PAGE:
Thursday, August 5, 2010

Deepwater Oil Spill - Waiting for the cement to set

BP began pumping cement into the Deepwater well at 9:15 am CDT on Thursday and stopped the operation at 14:15 CDT, having thereby pumped cement into the well for a period of 5 hours. The intent was to fill the well and any wormholes and voids that had developed in the reservoir during the leak. The cement has to harden before it can be tested to insure that it has integrity.

During the process Admiral Allen held his press conference and commented that the wait for the cement to harden would likely be in the 24 – 36 hour time frame, after which the relief well will start to drill forward into the annulus. The process of going down, intersecting and then cementing the annulus, and then doing the same for the production casing is apparently further confirmation that the well flowed up the production casing, which implies a shoe failure, rather than the annular failure which was the predominant theory of failure earlier in the summer.
Note the Admiral’s comment on where the mud and cement from the static kill went.
Absent of what we've done in top kill, the assumption is you would have to go in, pump mud and cement into the annulus. But that hardens. So you've got that locked down. And you will come in and drill again into the casing.

Once we get in there we will know how much of an effect we've had with the mud and the cement from the top. That could shorten and make more simpler the bottom kill. That was one of the reasons to do it, and also reduce the risk of the bottom kill. Exactly.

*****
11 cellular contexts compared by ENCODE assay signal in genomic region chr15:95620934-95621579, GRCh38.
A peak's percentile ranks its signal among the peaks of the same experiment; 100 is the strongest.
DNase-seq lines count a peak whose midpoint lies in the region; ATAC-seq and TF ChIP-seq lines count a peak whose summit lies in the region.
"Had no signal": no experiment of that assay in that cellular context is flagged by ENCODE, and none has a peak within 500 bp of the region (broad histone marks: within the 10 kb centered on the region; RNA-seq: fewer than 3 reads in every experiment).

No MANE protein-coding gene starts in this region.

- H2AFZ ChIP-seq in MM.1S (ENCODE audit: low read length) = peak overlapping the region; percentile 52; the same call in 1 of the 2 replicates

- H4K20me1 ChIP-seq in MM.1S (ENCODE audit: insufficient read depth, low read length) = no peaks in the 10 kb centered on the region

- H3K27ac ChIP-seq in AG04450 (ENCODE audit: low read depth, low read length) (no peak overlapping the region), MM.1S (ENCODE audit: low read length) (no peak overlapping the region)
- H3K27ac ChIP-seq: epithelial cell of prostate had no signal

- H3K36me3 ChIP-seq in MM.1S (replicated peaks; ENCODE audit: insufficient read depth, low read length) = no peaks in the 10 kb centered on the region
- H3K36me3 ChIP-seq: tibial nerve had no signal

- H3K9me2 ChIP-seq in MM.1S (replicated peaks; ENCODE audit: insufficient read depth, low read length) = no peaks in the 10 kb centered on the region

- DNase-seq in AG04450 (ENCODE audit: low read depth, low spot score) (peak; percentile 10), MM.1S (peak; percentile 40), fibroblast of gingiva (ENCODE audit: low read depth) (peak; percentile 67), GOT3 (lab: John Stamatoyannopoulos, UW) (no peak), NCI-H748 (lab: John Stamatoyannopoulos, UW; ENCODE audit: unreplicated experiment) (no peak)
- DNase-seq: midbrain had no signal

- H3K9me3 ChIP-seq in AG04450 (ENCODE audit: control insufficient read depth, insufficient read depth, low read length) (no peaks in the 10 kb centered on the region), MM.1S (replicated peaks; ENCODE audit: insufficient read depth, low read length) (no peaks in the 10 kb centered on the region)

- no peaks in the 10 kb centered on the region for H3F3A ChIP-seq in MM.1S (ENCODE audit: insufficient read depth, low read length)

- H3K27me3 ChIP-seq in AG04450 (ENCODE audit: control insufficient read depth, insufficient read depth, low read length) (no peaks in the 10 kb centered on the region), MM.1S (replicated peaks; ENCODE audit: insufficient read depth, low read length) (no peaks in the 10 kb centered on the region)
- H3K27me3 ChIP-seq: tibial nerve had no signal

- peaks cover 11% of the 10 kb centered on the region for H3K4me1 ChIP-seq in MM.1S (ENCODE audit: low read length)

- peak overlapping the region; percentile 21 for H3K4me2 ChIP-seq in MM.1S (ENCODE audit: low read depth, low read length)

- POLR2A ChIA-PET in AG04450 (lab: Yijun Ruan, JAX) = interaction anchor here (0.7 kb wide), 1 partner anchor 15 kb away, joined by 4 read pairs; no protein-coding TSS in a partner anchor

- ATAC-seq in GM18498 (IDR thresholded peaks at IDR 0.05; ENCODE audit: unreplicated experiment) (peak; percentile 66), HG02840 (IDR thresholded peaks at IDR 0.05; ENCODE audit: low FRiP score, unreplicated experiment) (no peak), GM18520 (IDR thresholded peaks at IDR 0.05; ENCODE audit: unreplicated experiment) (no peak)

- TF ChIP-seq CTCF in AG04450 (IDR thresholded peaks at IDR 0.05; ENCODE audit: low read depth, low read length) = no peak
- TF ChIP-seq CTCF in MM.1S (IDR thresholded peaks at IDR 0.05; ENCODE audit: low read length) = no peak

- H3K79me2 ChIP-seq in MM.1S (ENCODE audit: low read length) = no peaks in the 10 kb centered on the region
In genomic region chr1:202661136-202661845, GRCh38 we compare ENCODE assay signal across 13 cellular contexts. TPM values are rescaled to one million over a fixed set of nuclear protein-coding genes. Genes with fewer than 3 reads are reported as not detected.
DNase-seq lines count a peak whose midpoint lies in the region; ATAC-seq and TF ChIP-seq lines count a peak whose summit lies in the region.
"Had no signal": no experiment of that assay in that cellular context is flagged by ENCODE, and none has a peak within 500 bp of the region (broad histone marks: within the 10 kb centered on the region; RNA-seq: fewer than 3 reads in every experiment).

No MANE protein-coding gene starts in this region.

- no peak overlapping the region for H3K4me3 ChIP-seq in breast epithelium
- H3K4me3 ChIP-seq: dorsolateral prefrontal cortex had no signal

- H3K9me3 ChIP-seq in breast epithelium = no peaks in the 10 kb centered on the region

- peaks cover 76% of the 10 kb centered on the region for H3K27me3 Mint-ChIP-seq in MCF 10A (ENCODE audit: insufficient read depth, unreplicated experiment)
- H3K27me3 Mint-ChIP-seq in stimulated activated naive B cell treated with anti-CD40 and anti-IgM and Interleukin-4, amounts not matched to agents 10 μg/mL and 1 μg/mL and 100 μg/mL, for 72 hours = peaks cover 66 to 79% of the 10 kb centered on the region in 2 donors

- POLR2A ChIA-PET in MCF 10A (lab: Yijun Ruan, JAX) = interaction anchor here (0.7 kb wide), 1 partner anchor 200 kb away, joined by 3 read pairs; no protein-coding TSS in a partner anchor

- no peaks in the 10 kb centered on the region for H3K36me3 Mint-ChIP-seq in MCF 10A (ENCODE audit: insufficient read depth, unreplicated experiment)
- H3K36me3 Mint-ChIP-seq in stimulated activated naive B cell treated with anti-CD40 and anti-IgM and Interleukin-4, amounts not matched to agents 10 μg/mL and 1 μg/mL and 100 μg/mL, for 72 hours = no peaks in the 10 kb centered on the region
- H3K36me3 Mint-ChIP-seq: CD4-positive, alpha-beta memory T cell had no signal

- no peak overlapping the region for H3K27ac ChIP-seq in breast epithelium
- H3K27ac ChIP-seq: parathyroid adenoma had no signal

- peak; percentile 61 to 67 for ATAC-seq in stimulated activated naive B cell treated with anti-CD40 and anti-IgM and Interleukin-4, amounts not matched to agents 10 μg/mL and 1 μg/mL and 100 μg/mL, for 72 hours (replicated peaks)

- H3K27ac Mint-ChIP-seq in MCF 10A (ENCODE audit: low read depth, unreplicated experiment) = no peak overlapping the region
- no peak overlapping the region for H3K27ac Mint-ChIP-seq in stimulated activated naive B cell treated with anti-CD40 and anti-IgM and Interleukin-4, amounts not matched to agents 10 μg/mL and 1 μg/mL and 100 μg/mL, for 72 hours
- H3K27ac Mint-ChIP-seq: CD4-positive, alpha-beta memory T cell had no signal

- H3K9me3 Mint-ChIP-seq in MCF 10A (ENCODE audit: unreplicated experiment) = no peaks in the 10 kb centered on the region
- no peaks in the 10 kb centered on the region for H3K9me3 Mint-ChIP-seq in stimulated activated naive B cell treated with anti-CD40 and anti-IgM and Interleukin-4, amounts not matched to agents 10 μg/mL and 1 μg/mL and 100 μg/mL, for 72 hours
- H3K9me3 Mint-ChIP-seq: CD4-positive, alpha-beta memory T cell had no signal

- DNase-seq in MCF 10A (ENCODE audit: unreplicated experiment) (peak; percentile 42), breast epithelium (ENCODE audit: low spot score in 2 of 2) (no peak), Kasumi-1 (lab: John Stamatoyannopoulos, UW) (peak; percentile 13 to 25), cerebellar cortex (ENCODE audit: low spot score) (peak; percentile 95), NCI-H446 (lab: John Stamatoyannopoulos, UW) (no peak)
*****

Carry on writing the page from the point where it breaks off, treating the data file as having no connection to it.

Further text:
However, the final confirmation will not come until the relief well finalizes the kill, which is still the plan.
I have stated over and over again, let me be perfectly clear. I am the National Incident Commander. I issue the orders. This will not be done until we complete the bottom kill.

With the well cemented shut, once the pressure tests are carried out to validate the seal will hold, then the well can be considered effectively sealed, even though it is going to take another two weeks (one week to intersect, check and cement the annulus, then another week to do the same for the production casing) before the fleet of ships can disperse, leaving the well itself to history.

At the same time the fleet of ships that has been capturing the spill will move closer to shore, as the last of the oil that flowed into the Gulf is likely to be more evident now at some distance from the well.

The latest distribution of how the oil has fared is shown in this pie chart:

There will continue to be a lot of controversy over these numbers. Some of them are based on actual measurement, some on models, and the residual is a catch-all covering the difference between the estimated flow and the volumes in the other slices of the pie. I would still like to see the inside of the BOP, presuming that it will at some time come to the surface, to see how much erosion went on, and thus whether there was a build in the flow rate or, as has been suggested by the Admiral, a higher earlier peak in the flow.

It is welcome news that the well can now, if necessary, be left without any further risk of oil leakage into the Gulf. Given that the possible storms are multiplying, and that we are moving into the more intense period for hurricanes, the relief felt by most at having reached this stage (assuming that the cement proves out, or is – if necessary – re-injected with a finer grade to ensure a seal if not) must be tangible.

Potential storms and Colin (NHC)

It will also allow me to start looking again at some of the other concerns that are developing around the world that are of concern as we stare into the tea leaves predicting the available fuels for our energy future.

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